Marilyn Odendahl for www.theindianalawyer.comThe teacher fired from Cathedral High School for being in a same-sex marriage sued the Archdiocese of Indianapolis in Marion Superior Court on Wednesday, alleging the church leadership illegally interfered with his contractual and employment relationship with the high school, which led to his termination June 23.Joshua Payne-Elliott filed the lawsuit after he reached a confidential settlement with Cathedral on Tuesday. The agreement settled all legal claims against the school, including complaints arising from the termination of employment and allegations of a hostile work environment.In addition to his state lawsuit, Payne-Elliott has filed charges of discrimination with the U.S. Equal Employment Opportunity Commission. He asserts the archdiocese discriminated on the basis of sexual orientation and retaliated against him for opposing sexual-orientation discrimination.Payne-Elliot’s attorney, Kathleen DeLaney, said once the EEOC makes a ruling, he intends to file a Title VII lawsuit against the Archdiocese in federal court.“We intend to hold the Archdiocese accountable for violations of state and federal law,” DeLaney of DeLaney & DeLaney LLC, said.Responding to a request for comment about the pending litigation, the Archdiocese indicated its actions are protected under religious liberty.“In the Archdiocese of Indianapolis’ Catholic schools, all teachers, school leaders and guidance counselors are ministers and witnesses of the faith, who are expected to uphold the teachings of the Church in their daily lives, both in and out of school,” the Archdiocese said in a statement. “Religious liberty, which is a hallmark of the U.S. Constitution and has been tested in the U.S. Supreme Court, acknowledges that the religious organizations may define what conduct is not acceptable and contrary to the teachings of its religion, for its school leaders, guidance counselors, teachers and other ministers of the faith.”Payne-Elliott’s husband, Layton Payne-Elliott, teaches at Brebeuf Jesuit Preparatory School. The archdiocese, similar to its directive to Cathedral, directed Brebeuf to dismiss Layton Payne-Elliott. However, Brebeuf refused, and as a result, is no longer recognized as a Catholic institution by the archdiocese.The state lawsuit, Joshua Payne-Elliott v. Roman Catholic Archdiocese of Indianapolis, Inc., 49D01-1907-PL-027728, seeks punitive damages and compensatory damages for lost earnings, lost benefits and emotional distress among other things.“We hope that this lawsuit will put a stop to the targeting of LGBTQ employees and their families,” Joshua Payne-Elliott said.According to the complaint, Cathedral had already renewed Joshua Payne-Elliott’s teaching contract for the 2019-2020 school year when days later the Archdiocese told the school it had to enforce the morals clause language in its teacher contracts.Cathedral president Robert Bridges then terminated Payne-Elliott’s employment. According to the lawsuit, Bridges told the teacher the school’s action “feels like with a gun to our head” because of the archdiocese’s directive. Payne-Elliott, the lawsuit states, was not fired for any performance-based issues.The teacher alleges in his lawsuit the archdiocese intentionally interfered with his contractual and employment relationship with Cathedral. Namely, according to the complaint, the archdiocese demanded the school fire Payne-Elliott and threatened negative consequences if the school refused.In a letter posted to its website June 23, Cathedral explained it was terminating the teacher after the Archdiocese threatened to no longer recognize the school as Catholic. Cathedral would have lost its ability to celebrate the Sacraments and its nonprofit status.Both the teacher and the school were amicable toward each other in the announcement of the settlement. The teacher thanked Cathedral for the opportunities he had at the school and said he does not wish any harm to his former employer. Cathedral, in turn, thanked the teacher for his service, contributions and achievements.“(My client) is pleased to have come to a confidential agreement with Cathedral High School,” DeLaney of DeLaney & DeLaney LLC, said. “He is looking forward to transitioning to a new teaching position and he hopes the attention brought by the recent actions of Archbishop (Charles) Thompson against the LGBTQ community will pressure the archdiocese to back off this witch hunt.”FacebookTwitterCopy LinkEmail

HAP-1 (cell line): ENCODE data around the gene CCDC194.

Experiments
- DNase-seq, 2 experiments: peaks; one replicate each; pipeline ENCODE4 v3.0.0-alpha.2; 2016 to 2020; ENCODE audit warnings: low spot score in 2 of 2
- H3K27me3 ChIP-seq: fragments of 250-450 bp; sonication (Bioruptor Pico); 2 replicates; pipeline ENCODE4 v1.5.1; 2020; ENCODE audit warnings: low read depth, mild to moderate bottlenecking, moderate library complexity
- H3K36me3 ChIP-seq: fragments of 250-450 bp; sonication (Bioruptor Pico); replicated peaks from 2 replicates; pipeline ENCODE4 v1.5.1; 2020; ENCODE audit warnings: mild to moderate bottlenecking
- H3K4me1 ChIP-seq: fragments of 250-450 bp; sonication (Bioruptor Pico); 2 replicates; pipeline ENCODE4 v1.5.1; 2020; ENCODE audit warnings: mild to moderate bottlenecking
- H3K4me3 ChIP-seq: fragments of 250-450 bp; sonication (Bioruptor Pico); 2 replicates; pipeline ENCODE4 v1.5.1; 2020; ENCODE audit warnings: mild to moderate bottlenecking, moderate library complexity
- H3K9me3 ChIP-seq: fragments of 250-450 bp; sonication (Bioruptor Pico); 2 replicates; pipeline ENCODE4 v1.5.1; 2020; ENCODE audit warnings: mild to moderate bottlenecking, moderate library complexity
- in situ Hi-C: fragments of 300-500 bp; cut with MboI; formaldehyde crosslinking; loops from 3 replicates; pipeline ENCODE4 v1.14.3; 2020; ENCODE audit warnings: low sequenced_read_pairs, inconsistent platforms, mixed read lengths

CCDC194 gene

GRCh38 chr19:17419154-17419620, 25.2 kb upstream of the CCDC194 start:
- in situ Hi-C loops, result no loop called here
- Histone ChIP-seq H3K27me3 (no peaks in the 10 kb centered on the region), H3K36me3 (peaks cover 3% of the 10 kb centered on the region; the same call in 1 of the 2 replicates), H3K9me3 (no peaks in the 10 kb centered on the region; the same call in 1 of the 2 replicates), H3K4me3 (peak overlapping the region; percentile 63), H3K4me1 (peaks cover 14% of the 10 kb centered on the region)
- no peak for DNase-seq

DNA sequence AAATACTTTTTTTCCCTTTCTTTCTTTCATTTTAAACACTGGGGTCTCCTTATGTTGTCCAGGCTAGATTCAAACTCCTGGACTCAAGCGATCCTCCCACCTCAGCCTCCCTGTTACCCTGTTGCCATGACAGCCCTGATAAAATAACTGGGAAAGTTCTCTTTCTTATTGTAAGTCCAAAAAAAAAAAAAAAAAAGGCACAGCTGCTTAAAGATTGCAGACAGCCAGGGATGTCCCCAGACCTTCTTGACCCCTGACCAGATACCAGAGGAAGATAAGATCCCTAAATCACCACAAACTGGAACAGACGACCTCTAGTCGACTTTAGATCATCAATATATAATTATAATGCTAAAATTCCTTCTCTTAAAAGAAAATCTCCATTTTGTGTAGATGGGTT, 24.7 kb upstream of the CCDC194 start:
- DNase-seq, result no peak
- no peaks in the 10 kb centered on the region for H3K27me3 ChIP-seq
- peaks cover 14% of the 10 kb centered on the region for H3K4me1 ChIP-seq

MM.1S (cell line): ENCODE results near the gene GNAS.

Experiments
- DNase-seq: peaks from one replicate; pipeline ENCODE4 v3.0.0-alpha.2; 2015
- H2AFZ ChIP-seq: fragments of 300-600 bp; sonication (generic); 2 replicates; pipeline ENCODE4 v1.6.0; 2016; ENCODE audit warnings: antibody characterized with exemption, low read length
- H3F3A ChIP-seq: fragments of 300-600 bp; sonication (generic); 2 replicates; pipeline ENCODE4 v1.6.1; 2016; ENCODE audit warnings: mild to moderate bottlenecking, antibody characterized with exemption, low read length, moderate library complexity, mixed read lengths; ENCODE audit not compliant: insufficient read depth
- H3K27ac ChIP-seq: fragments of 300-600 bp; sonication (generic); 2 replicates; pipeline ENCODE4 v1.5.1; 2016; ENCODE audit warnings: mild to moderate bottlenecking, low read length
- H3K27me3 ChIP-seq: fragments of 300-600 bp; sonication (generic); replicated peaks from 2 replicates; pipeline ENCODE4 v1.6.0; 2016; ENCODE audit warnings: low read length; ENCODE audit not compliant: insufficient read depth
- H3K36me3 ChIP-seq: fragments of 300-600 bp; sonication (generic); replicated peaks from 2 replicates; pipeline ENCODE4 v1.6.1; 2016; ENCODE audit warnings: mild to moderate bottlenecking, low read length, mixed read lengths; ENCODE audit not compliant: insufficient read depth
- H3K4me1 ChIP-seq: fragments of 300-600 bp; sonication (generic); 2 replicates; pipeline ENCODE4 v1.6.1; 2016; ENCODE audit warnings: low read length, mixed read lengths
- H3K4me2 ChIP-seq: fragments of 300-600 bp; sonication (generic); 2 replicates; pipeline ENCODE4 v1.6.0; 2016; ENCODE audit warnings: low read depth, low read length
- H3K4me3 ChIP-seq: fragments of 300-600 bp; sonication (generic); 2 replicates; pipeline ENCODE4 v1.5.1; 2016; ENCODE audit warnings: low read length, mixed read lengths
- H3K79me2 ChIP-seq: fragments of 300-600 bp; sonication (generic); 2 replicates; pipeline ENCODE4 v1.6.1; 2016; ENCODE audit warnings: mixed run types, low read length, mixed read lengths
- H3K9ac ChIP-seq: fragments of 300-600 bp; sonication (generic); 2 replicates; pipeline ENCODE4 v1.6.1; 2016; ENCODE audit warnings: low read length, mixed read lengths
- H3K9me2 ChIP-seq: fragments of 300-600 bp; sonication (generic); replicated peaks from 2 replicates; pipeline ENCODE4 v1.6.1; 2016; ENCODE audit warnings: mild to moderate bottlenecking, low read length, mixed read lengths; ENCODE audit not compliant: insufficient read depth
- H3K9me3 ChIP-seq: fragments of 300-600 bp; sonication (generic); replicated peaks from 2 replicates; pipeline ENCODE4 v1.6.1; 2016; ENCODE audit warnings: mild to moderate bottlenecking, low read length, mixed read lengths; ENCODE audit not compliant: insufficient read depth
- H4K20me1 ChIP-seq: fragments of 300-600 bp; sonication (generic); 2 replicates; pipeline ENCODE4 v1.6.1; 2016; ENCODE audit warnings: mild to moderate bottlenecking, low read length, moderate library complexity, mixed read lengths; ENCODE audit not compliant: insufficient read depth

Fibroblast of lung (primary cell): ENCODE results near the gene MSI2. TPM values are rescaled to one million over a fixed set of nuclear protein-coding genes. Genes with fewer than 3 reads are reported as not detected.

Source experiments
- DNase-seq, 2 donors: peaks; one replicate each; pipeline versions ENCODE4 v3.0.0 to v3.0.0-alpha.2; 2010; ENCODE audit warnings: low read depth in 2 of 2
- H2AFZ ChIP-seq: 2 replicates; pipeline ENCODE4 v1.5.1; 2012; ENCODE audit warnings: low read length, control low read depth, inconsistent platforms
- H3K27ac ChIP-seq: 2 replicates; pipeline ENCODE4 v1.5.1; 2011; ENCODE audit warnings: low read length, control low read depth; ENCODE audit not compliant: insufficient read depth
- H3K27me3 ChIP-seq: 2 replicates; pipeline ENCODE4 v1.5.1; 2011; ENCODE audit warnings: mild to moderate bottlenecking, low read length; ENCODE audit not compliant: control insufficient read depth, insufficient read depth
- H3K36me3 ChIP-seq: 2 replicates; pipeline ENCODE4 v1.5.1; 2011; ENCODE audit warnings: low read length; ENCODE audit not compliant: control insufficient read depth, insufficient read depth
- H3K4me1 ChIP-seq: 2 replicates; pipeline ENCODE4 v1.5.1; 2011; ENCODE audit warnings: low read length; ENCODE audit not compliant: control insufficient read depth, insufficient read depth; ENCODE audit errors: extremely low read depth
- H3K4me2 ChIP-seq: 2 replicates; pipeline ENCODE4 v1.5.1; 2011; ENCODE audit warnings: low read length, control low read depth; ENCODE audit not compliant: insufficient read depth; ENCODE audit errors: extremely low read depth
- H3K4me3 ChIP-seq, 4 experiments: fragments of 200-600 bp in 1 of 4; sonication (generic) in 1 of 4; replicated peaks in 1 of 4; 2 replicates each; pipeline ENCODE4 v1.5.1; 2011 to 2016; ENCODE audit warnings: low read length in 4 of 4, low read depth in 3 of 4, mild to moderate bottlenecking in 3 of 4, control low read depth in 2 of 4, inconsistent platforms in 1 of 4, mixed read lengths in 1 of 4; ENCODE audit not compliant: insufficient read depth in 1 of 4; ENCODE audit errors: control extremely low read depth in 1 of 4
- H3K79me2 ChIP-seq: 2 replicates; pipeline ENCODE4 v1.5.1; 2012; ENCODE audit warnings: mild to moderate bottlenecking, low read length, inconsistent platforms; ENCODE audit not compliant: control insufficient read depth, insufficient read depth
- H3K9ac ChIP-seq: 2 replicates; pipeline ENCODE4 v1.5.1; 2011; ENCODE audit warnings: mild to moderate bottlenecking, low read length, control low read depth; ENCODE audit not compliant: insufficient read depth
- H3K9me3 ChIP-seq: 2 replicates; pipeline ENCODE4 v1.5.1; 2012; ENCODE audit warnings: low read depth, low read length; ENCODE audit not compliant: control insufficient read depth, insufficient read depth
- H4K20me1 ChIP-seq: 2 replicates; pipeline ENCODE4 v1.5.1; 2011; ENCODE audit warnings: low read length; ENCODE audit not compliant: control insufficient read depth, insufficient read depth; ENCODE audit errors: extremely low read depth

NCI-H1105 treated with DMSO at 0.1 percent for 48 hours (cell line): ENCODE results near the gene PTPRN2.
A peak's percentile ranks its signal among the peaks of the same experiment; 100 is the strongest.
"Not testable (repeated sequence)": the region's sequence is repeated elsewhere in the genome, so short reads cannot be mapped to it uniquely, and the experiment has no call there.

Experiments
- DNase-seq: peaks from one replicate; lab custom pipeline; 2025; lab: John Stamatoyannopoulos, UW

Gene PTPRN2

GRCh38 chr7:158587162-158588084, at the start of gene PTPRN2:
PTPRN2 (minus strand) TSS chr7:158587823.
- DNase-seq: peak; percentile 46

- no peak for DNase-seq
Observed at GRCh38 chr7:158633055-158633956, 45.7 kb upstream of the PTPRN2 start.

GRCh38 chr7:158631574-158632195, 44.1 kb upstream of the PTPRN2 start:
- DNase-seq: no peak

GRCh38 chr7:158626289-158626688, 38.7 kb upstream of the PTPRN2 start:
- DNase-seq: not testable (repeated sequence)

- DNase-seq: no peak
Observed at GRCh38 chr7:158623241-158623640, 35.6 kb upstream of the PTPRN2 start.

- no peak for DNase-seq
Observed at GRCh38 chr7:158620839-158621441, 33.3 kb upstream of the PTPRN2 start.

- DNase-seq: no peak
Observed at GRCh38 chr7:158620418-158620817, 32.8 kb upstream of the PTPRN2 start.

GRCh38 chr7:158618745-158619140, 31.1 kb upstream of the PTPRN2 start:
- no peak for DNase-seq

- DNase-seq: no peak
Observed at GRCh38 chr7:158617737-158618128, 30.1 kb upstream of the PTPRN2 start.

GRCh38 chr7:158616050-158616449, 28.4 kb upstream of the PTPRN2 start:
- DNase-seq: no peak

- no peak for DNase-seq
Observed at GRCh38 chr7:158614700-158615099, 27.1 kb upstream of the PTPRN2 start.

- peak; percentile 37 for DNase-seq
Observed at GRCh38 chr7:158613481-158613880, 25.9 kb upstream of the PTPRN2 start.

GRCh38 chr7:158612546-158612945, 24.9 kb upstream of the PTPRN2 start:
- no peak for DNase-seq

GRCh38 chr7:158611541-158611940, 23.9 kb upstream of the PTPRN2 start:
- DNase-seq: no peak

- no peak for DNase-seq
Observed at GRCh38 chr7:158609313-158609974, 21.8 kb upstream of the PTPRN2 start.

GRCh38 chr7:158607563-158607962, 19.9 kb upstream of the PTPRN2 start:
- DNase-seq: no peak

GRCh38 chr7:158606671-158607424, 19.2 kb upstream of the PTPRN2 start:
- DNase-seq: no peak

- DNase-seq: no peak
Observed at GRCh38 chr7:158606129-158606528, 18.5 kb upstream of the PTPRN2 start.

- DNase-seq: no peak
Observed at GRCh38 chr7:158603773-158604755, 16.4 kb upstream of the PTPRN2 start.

German shipbuilder Meyer Werft has delivered the world’s first cruise ship to be powered solely by LNG, AIDAnova, to its owner AIDA Cruises.The initial delivery, scheduled for November, was postponed by Meyer Werft in October as the shipbuilder needed more time to thoroughly test all of the ship’s systems in order to ensure smooth operation of the vessel.The first guests will be welcomed aboard on Tenerife on December 19, 2018, Carnival said announcing the delivery.“We are incredibly proud to be operating what is currently the world’s most eco-friendly cruise ship, and we will be consistently pursuing this path of continuous development,” Felix Eichhorn, President of AIDA Cruises, said.Featuring a length of 337 meters and a width of 42 meters, the 180,000 tonne ship is able to accommodate 6,600 passengers.In 2021 and 2023, two additional ships from this new AIDA generation will join the AIDA fleet.